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Harare’s ticking environmental time bomb

Zimbabwe’s capital city, Harare, is in a deplorable environmental state and the solution is to stop all development to avoid fuelling a life-threatening crisis, an official within council has said.

By Kennedy Nyavaya

An unfavourable stench emanating from an array of careless, largely economic activity, comprises part of the chaotic ecological realities that one faces, especially as they approach the city centre.

Both tap and borehole water is reportedly contaminated, notwithstanding its insufficiency for the ballooning population, while vegetation is fast disappearing and sanitation has seemingly ceased to be a right, judging from rampant open defecation.

Harare City Council’s chief environmental officer Charles Mabika said if he had the “power”, all new construction would be put on hold to give a chance for the local authority to refurbish its service standards within the urban settlement.

“I would not allow any development to take place in Harare until such a time we put something on a rehabilitation system to revamp our water system, waste water system and even the solid waste because we must make sure we have a proper place to dump our waste,” he told stakeholders at the Climate Change Policy Advocacy and Lobby (ClimPAL) Programme COP 23 feedback meeting recently.

However, the opposite has become the order of the day in the expanding city where construction projects are emerging even on protected wetlands.

According to Mabika, who last year attended COP 23 in Bonn, Germany, the disregard for the city’s clean environment targets is “mainly because of the political interference” emanating from different affiliations among leaders in the local authority and government.

“There must be a proper coordination between or among the local authorities, civil society and even the private actors,” he suggested.

Last month, the government reversed the city’s rushed ban of mini-buses to enter the CBD although Council claimed that it was a move to solve the traffic menace in the streets, which has become a virtual death trap for residents.

Apart from that, the ban was premised on Harare’s effort to significantly contribute to the country’s Intended Nationally Determined Contributions (INDCs) commitment by reviewing the transport system in a bid to reduce greenhouse gas emissions by using transport with large carrying capacity.

But, that plan has ostensibly flopped under the perceived political circumstances.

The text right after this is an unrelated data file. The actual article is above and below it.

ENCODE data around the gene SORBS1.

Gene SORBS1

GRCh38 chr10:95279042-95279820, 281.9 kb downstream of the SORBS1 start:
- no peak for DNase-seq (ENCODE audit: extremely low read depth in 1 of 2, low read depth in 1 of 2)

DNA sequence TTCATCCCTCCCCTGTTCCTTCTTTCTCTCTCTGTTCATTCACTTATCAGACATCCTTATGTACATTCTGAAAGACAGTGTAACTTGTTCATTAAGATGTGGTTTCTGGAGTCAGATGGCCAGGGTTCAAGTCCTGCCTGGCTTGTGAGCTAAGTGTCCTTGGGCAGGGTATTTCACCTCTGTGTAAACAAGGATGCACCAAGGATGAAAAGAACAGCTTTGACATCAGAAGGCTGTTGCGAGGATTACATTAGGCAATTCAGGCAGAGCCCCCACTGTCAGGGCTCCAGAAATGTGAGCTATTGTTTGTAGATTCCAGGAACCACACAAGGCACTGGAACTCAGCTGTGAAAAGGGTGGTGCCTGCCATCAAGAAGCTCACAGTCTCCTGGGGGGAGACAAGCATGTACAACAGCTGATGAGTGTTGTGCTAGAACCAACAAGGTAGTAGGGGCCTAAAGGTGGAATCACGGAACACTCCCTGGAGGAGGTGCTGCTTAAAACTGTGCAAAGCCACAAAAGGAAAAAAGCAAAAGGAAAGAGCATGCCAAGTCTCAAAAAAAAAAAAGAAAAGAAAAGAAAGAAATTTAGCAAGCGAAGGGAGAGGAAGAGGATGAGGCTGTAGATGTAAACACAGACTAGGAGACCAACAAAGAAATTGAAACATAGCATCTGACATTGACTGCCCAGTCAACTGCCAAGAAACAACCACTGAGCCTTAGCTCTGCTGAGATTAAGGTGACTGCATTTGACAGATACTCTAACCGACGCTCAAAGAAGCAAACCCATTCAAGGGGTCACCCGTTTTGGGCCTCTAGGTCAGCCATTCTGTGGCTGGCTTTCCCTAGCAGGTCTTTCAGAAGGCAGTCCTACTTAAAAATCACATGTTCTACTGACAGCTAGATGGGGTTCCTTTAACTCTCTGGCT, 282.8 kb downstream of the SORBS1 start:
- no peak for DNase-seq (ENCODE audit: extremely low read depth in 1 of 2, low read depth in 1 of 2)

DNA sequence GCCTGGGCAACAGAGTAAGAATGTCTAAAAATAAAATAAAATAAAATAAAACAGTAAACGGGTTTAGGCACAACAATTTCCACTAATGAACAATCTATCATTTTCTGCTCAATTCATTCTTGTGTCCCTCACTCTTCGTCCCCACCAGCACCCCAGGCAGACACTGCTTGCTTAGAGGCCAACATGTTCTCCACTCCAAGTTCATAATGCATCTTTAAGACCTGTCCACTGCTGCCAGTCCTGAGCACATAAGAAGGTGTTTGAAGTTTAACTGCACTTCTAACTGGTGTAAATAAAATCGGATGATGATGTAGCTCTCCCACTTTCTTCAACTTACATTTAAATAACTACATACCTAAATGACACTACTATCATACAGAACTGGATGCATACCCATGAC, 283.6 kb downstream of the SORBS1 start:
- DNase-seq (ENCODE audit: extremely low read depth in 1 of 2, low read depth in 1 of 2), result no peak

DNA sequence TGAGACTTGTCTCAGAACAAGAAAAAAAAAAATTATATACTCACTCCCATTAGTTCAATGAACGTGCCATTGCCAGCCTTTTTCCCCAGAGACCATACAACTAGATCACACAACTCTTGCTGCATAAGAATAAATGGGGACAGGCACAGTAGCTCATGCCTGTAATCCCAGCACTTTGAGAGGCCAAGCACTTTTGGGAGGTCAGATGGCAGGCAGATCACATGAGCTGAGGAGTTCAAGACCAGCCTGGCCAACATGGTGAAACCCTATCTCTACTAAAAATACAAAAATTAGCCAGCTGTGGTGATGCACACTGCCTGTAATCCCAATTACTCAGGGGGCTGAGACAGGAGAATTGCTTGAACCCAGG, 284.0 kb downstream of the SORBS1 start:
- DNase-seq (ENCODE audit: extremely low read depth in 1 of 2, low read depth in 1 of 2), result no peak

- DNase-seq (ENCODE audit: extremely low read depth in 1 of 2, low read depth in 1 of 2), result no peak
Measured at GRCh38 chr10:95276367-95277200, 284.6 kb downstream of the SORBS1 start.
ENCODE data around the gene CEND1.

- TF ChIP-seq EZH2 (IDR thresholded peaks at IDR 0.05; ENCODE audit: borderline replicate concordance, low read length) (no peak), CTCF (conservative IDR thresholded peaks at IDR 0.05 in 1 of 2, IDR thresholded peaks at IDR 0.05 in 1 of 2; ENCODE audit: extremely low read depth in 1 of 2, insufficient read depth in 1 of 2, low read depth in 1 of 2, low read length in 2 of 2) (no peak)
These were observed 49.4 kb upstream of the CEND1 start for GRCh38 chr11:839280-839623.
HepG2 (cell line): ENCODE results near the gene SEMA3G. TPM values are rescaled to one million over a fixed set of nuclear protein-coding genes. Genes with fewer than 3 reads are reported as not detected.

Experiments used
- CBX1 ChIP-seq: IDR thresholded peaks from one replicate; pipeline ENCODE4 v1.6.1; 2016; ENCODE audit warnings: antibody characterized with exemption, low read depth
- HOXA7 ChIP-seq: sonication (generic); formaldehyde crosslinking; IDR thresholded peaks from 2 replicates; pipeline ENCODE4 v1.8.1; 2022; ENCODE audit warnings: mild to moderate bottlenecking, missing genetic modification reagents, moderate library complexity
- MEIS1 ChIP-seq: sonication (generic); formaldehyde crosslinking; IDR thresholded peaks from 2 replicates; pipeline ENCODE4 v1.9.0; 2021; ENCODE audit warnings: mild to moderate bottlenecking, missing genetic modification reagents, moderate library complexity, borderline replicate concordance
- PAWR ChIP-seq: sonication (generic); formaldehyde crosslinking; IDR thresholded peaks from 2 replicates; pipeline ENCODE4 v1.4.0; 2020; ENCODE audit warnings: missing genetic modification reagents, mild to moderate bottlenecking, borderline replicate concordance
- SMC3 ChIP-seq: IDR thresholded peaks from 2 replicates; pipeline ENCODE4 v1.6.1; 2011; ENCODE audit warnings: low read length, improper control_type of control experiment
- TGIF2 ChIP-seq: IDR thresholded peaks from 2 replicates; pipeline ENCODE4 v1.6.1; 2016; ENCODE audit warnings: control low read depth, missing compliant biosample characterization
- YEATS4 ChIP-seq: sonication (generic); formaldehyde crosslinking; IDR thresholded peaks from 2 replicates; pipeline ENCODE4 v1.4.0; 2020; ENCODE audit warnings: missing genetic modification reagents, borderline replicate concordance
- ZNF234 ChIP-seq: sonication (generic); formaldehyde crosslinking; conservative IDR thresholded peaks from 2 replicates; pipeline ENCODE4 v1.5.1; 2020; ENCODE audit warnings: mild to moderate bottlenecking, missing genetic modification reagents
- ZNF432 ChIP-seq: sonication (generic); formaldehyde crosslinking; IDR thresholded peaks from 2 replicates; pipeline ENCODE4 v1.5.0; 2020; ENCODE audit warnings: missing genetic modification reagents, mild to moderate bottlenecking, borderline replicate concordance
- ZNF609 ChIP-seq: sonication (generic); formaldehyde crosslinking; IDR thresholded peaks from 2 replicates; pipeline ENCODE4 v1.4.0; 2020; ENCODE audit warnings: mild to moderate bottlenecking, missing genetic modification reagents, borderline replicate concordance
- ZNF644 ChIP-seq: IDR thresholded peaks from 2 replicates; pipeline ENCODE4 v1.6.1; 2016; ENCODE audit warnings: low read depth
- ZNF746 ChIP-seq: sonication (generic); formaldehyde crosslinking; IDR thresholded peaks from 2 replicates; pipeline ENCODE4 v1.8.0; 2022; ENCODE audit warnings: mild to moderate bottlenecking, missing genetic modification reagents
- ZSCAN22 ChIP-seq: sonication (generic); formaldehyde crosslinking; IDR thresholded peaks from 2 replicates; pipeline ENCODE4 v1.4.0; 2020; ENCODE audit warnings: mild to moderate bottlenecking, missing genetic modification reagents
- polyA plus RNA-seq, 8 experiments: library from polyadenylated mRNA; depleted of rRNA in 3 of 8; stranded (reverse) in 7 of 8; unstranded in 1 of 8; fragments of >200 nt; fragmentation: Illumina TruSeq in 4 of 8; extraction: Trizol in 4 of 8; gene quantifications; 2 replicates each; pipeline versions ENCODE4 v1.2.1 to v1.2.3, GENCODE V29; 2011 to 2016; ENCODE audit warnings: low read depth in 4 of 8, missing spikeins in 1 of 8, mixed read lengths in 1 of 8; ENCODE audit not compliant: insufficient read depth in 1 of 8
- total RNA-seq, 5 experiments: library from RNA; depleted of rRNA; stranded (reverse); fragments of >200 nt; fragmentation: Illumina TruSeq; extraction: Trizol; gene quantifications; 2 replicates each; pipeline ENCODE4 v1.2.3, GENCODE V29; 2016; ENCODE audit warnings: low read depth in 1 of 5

“We have got the problem of smog, we have kombis all over, the situation is chaotic, but we are trying to bring sanity, which cannot come overnight,” acknowledges Mabika.
With reality pointing to the opposite direction, the council’s ambitious goal of world-class city status by 2025 might be a pipe dream.

Sustainability scientist and environmentalist Macdonald Mamina said more than just talk needs to be done to avert the situation.

“A lot of energy is required to change things. The major problem is these things are being swept under the carpet,” he said.

Mamina, who recently jogged from his residential home to the Environmental Management Agency (EMA) offices to submit a petition over unrestrained burning of waste, said there was need to enforce stern environmental laws.

“They [authorities] are extremely reluctant to go on the ground and arrest people who dump and burn waste, therefore they have given everyone the licence to burn,” said Mamina.

Archiford Chemhere, a representative for Action 24, a youth initiative focusing on proffering climate change and environmental solutions, shared the same sentiments.
“There is a way out, which is if we properly implement our environmental policies,” said Chemhere.

Meanwhile, given the chance, Mabika said the city was willing to fix the impending environmental crisis by reducing pollution and turning to environmentally-friendly technologies.

“We are looking at having about 150 electric buses in the city and as I am speaking now, we are almost there. I am glad it is starting to make sense from the corporate side going down, meaning it will be very easy for us to implement that,” Mabika said, adding it would not be a stroll in the park.

The capital city reportedly has 195 streets and 64 intersections that are solar-powered showing clear will to shift towards green energy.

If left unrestrained the current environmental chaos poses a great threat on natural resources which are seriously depleting with no apparent solution in sight as is the case of water.

“The plan for [Harare City] water by 2025 is discouraging any development on a wetland,” revealed Mabika.

This means that the insufficient dirty water available in the city, if left uncontrolled, is at risk of further diminishing to the extent of drying up a few years from now as is the looming situation in neighbouring South Africa’s Cape Town city.

While blame can largely be put on the powers-that-be, it is also the mandate of citizens in the city to aim towards safeguarding the environment and adopting sustainable ways of living, which incorporate mitigation and adaptation to climate change.

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